A little late but that’s better than never, right? ☺
I recently saw an article* about a woman who hand-stitched a Regency ball dress for a ball she was planning to attend in Bath. Her gown is exquisite and took her a mere EIGHT MONTHS to complete. There’s so much to admire in that. ♥
Naturally, that led me to the fashion magazines for today’s post. This opera dress is clipped from La Belle Assemblée, February 1823. I’m so in love with this dress that if I chose to replicate one, it would be THIS GOWN. ♥
No. I.—OPERA DRESS.This elegant dress is formed of Cerulean blue satin, or gros de Naples, with a rich border, composed of satin puffs folded in bias, beautifully finished by broad satin rouleaux, The body is made low, but chastely correct, affording only a partial display of the bust, while the shoulders are covered; a tucker of the very finest specimen of URLING’S PATENT LACE, serves also as a modest shield, and the short sleeves are trimmed next to the elbow, with the same material; these sleeves are formed of bias-folded puffings, to answer the trimming at the border of the dress. The hair is arranged in a peculiar, but very beautiful and becoming manner; it is partly à la madonna, but finishes from the temples in the Sevigné style, and is crowned with an Inca diadem comb of fine pearls, placed in the Peruvian style, very backward. The other jewellery ornaments consist of a double gold chain, with opera class depending, set round with pearls, and pearl ear-rings. The figure represents a lady seated on a Persian lounge, in the opera tea-room, where every part of the dress is displayed to advantage; the shoes are of white satin, and the dress is made rather full, and of a moderate length.**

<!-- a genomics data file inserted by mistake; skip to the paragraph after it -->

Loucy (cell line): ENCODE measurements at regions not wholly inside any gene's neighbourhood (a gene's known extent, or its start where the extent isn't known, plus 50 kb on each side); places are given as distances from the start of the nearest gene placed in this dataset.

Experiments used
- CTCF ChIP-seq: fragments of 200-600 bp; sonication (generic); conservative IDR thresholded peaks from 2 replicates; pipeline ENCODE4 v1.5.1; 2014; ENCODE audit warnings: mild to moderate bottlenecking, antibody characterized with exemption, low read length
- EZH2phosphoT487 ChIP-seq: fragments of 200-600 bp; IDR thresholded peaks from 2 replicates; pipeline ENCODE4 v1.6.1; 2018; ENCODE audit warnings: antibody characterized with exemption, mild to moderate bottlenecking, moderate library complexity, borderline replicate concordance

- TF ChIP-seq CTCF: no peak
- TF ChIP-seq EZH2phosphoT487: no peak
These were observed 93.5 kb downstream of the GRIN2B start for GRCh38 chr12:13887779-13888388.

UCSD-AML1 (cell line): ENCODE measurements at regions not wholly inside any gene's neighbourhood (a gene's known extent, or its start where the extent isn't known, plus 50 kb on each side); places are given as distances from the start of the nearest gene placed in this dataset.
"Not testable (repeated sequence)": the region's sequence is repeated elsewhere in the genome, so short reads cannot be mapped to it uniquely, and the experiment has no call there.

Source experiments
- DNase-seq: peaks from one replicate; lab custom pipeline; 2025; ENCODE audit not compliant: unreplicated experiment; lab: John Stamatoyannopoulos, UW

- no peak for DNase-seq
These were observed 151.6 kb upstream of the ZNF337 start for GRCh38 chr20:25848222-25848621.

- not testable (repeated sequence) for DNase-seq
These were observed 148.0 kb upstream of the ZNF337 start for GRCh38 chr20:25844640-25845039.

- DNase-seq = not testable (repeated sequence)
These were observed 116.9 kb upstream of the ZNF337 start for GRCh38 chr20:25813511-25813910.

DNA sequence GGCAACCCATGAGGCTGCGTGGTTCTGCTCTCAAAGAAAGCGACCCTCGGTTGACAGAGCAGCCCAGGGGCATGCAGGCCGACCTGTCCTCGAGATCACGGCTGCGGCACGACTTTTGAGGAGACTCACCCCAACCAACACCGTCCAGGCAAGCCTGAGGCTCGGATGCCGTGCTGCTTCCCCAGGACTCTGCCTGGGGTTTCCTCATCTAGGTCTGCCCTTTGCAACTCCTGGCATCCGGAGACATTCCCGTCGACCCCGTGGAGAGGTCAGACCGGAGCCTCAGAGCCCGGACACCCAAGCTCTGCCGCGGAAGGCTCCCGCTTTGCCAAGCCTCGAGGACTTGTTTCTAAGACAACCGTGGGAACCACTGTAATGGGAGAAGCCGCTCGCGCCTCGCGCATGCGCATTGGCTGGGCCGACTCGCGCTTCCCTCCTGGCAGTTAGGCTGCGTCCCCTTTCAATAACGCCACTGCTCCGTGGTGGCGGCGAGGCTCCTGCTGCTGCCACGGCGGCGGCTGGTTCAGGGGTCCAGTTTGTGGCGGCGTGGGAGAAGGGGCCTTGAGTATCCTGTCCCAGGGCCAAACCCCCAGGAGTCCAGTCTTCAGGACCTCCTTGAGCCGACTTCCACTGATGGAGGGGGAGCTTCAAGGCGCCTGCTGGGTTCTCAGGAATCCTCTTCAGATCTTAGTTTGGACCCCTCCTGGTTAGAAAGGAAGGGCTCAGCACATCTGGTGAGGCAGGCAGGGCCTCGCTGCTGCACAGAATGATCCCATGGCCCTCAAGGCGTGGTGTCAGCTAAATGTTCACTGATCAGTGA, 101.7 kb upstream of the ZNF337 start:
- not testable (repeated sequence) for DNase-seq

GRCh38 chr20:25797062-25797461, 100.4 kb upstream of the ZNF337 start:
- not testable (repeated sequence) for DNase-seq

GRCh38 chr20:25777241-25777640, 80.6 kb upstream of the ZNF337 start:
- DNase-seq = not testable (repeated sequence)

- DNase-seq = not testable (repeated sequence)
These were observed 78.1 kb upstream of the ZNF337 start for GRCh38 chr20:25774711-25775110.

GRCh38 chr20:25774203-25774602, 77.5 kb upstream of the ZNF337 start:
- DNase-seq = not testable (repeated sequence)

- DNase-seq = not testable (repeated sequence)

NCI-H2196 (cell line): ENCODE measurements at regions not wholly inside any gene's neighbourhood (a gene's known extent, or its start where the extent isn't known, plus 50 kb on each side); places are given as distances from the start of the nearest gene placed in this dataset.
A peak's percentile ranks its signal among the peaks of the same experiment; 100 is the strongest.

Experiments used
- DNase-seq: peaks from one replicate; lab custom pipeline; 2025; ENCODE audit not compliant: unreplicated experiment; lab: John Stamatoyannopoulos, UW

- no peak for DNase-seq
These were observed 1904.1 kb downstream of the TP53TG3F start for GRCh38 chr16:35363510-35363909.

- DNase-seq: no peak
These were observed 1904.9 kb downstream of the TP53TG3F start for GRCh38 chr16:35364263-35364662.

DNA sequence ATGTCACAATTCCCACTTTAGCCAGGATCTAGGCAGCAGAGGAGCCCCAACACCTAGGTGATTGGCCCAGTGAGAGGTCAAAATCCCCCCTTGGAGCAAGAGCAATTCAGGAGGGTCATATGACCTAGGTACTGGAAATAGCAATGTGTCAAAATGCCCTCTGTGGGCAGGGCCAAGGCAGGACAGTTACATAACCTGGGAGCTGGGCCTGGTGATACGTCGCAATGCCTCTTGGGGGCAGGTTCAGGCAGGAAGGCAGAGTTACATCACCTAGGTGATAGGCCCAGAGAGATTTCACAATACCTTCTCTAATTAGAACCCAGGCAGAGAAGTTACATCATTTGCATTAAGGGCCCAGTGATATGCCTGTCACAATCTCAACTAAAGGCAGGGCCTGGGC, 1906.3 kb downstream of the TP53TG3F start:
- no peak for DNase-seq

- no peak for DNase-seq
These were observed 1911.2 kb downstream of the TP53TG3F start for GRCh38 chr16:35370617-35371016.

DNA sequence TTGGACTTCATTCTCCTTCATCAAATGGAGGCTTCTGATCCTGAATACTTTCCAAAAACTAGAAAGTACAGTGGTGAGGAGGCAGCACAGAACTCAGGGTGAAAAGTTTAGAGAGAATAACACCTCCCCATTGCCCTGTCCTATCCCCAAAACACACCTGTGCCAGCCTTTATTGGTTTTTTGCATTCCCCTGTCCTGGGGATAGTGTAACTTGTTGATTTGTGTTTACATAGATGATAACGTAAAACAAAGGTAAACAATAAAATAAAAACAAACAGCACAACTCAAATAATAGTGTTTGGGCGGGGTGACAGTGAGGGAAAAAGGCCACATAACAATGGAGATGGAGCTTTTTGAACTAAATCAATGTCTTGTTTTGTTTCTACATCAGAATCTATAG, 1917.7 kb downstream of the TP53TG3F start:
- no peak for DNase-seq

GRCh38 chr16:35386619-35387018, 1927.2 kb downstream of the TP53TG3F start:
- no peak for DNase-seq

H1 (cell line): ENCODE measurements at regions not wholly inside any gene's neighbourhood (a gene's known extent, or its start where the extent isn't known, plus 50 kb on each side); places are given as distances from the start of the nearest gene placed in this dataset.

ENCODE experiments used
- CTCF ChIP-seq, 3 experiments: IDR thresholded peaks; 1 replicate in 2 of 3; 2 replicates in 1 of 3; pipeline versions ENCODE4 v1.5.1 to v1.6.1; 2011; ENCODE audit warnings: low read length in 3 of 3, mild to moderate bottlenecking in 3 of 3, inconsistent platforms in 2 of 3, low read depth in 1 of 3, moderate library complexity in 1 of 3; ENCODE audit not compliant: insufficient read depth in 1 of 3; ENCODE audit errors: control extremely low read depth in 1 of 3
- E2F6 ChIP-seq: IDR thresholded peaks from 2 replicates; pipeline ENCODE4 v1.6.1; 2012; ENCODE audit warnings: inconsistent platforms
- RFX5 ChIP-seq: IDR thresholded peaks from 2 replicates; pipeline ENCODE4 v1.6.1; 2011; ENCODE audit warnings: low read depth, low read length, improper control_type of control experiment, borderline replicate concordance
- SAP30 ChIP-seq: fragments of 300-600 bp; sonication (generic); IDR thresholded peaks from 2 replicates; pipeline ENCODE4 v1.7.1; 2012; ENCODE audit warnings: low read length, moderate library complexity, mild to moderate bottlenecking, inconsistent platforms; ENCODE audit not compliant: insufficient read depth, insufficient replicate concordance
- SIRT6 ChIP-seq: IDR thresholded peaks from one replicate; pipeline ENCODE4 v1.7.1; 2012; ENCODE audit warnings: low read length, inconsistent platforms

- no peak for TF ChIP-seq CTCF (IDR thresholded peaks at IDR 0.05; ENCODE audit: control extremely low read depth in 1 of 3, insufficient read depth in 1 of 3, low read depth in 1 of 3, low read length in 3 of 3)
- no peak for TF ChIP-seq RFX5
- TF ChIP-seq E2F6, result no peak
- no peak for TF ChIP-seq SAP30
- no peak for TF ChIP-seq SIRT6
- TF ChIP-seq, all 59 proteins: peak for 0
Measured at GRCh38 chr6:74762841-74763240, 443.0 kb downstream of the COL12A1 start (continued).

*Read the article on hand-sewing a Regency gown HERE.
**Clipped from La Belle Assemblée, February 1823, p. 81. Get the Google e-book HERE.
♥Happy reading, writing, and blogging!!♥
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